We found that bergenin promotes the expansion of protective Th1 and Th17 responses, with limited effects on Th2 responses. Additionally, we showed that bergenin enhances activation of the MAP kinase pathway in infected macrophages, which is critically important for the induction of pro-inflammatory cytokines (Whitmarsh et al., 1997; Zarubin and Han, 2005). The activation of MAP kinases in macrophages provides protective host immunity during M.tb infection and produces various effector molecules that show anti-mycobacterial activity. For example, ERK induces secretion of iNOS and NO in macrophages (Chan et al., 2001). However, M.tb contains immune evasion mechanisms to limit the activity of MAP kinases (Schorey and Cooper, 2003). Activation of MAP kinases by bergenin may counteract these mycobacterial immune evasion mechanisms.

Taken together, our data suggest that bergenin, a potent immunomodulatory compound, induces strong protective Th1 and Th17 cell responses and drastically reduces the mycobacterial burden in infected animals. One of our future goals is to employ bergenin as an adjunct therapy with ATT (anti-tuberculosis therapy) that can possibly reduce the length of treatment, toxicity associated with ATT, re-infection and disease reactivation, and emergence of drug-resistant bacterial variants. Moreover, bergenin holds promise as an adjuvant to TB vaccines.

Materials and Methods

Ethics Statement

Animal experiments were performed according to the guidelines approved by the Institutional Animal Ethics Committee of the International Centre for Genetic Engineering and Biotechnology (ICGEB; New Delhi, India) and the Department of Biotechnology guidelines (government of India). All mice used for experiments were ethically sacrificed by asphyxiation in carbon dioxide according to institutional and Department of Biotechnology, Government of India, regulations.

Mice

C57BL/6 (6–8 wks of age) mice were provided by our institute (ICGEB, New Delhi, India). All animals were maintained in the animal facility of the ICGEB.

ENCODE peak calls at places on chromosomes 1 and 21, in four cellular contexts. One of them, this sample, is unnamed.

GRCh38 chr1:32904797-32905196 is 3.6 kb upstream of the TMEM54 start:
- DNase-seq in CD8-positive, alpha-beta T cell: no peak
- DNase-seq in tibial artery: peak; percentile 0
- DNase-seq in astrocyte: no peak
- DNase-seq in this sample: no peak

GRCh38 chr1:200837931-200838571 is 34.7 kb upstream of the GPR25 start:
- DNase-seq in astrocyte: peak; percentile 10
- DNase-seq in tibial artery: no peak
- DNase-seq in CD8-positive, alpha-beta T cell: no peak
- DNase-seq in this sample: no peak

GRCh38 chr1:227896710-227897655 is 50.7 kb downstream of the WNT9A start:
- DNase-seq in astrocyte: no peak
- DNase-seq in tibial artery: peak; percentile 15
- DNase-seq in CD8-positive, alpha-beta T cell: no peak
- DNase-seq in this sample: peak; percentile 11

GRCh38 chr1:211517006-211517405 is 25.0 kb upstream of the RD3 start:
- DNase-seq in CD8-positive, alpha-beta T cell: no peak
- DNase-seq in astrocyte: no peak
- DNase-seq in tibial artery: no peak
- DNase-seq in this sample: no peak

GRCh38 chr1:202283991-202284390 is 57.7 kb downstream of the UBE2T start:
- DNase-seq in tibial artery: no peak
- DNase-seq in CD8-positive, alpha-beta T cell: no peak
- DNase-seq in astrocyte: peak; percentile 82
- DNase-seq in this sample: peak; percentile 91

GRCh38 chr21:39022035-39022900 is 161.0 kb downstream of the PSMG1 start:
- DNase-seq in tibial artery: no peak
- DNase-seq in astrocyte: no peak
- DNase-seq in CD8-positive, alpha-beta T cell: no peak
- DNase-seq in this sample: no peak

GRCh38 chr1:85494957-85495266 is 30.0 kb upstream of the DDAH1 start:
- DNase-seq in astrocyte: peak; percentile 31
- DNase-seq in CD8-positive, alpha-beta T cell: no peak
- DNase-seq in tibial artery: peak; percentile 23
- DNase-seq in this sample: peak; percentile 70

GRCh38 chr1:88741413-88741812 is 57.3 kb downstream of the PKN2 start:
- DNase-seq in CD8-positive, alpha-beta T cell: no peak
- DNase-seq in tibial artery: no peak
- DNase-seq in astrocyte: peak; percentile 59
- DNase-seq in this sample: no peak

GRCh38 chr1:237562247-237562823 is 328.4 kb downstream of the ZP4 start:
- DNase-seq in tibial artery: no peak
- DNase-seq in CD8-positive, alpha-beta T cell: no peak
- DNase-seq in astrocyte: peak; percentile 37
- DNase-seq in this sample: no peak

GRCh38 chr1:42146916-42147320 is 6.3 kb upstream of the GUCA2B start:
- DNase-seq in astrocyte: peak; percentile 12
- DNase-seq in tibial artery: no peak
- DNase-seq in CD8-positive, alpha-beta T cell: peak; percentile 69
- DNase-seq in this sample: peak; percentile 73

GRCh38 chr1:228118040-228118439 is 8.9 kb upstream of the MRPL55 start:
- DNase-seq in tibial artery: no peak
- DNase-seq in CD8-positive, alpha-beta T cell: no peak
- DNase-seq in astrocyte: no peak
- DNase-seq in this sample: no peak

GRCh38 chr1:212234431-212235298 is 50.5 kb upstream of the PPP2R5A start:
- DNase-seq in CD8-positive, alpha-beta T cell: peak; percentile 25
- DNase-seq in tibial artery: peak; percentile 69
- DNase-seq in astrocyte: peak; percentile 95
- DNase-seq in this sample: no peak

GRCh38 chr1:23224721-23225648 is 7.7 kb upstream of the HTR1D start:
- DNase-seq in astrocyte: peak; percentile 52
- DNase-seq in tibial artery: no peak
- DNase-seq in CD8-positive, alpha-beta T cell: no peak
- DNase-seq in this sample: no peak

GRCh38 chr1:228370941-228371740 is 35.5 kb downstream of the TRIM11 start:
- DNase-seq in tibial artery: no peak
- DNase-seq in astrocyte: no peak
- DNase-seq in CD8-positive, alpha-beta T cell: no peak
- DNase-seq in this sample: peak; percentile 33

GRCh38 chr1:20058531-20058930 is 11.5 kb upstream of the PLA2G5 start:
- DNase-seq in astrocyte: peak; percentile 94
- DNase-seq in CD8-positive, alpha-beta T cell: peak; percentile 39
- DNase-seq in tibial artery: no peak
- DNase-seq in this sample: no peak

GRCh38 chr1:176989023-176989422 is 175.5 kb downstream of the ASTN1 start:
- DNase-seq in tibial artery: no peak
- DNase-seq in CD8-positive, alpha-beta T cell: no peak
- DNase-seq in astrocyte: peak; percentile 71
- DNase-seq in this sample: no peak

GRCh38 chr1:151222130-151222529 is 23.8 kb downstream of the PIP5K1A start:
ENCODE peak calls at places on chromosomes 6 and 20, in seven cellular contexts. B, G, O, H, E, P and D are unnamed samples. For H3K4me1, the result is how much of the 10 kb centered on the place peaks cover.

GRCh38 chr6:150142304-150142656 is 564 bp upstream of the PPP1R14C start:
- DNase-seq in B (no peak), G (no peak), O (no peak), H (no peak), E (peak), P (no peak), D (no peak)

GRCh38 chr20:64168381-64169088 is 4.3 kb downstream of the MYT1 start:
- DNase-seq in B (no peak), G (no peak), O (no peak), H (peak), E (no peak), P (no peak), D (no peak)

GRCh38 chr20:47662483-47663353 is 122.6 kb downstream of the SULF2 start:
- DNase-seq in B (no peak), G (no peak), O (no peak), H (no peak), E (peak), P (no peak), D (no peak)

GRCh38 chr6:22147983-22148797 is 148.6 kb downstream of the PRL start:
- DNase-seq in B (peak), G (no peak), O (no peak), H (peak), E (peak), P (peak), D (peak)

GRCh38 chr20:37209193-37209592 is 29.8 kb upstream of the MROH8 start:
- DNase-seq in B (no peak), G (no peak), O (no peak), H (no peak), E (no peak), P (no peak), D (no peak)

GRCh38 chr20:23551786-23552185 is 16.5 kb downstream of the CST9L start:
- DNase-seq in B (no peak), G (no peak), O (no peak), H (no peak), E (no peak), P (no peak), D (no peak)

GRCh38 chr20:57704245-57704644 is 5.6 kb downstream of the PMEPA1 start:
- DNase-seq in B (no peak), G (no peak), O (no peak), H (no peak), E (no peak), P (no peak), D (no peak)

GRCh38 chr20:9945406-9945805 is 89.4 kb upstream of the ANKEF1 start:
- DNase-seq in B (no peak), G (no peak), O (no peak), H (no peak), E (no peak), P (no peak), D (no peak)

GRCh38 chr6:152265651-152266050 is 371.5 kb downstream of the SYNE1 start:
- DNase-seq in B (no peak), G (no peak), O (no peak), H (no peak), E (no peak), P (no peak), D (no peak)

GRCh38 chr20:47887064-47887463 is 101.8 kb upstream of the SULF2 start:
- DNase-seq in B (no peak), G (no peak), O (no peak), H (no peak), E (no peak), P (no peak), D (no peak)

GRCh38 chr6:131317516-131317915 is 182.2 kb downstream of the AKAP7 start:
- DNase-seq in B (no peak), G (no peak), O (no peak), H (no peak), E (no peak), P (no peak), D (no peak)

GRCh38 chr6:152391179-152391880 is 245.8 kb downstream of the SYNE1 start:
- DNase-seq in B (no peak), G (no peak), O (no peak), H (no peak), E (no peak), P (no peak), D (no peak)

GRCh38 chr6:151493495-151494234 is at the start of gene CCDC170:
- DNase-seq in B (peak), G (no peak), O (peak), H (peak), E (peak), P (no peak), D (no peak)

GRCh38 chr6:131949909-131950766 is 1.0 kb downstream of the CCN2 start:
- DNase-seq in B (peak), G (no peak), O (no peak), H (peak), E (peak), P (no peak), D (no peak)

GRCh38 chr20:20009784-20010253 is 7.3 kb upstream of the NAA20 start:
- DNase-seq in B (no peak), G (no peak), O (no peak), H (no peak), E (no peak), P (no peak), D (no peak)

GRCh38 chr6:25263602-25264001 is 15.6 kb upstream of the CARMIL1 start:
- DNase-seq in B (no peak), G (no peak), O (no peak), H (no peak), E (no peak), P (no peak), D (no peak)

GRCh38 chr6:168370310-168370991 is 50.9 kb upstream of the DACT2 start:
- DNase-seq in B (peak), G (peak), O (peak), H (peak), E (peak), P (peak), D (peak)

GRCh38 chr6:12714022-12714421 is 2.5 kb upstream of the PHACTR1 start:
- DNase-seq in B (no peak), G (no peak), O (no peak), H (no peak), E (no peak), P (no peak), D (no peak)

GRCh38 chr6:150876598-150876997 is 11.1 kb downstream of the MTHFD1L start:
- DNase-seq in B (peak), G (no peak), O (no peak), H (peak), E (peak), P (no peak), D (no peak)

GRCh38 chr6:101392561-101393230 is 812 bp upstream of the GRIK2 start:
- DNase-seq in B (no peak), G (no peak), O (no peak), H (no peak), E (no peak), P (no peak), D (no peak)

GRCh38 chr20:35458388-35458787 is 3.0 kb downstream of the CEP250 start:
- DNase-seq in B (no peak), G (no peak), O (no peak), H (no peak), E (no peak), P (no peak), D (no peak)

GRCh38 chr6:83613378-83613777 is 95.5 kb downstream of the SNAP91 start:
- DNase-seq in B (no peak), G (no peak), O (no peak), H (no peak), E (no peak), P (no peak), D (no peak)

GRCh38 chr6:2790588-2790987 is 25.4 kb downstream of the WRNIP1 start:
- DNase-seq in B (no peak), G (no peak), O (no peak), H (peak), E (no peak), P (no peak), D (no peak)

Bacteria

M.tb strain H37Rv was a kind gift from the Colorado State University repository. Organisms were grown in 7H9 (Middlebrooks, Difco™, USA) medium supplemented with 10% ADC (albumin, dextrose, and catalase; Difco™, USA) and with 0.05% Tween 80 and 0.2% glycerol, and cultures were grown to mid-log phase. Aliquots of the cultures in 20% glycerol were preserved at −80°C and these cryo-preserved stocks were used for infections.

Isolation of Compound(s)

Young or tender leafs of Shorea robusta L. were collected throughout the year from the nearby forest of the tribal area of Hazaribagh (Jharkhand, India). The specimens were identified and authenticated by a taxonomist from the Botanical Survey of India (Shibpur, Howrah, India). For isolation of active compound(s), a methanol extract was partitioned between water-saturated n-butanol and water, and the organic part was concentrated under reduced pressure to a dark brown residue (98 g). The residue was chromatographed on silica gel (60–120 mesh) column, and graded elution was carried out with chloroform (100%) and a mixture of chloroform-methanol at a ratio of 95:5, 90:10, and 80:20, and collected as fractions. Out of 176 sub-fractions (200 ml each) 6 major fractions were collected, based on similar spots on TLC. These fractions were successively re-chromatographed with graded chloroform (100%) followed by a mixture of chloroform-methanol at a ratio of 99:1, 97:3, 95:5, 93:7, 90:10, 85:15, and 80:20 and were segregated by TLC into three fractions, of which fraction 2 and 3 showed significant antimicrobial activity. The re-chromatograph of fraction 2, eluted with CHCl3–MeOH (95:5) and CHCl3–MeOH (80:20) over silica gel (100–200 mesh) resulted in a colorless solid (Compound 1, yield ≈ 0.075%); whereas fraction 3 yielded a pale yellow crystallized micro-needle (Compound 2, yield ≈0.059%). Chemical characterization was performed by IR (JASCO7300 FTIR spectrometer), Mass (Q-TOF Micromass Spectrometer), 1HNMR (at 600 and 300 MHz), and 13CNMR (at 150 and 74.99 MHz) by Bruker AVANCE 600 spectrometer with TMS as internal standard in C5D5N and/or MeOD. The melting points (m.p.) were measured on a Yanagimoto Micro melting Point Apparatus, whereas JASCO DIP-370 digital polarimeter was used for the detection of optical rotations.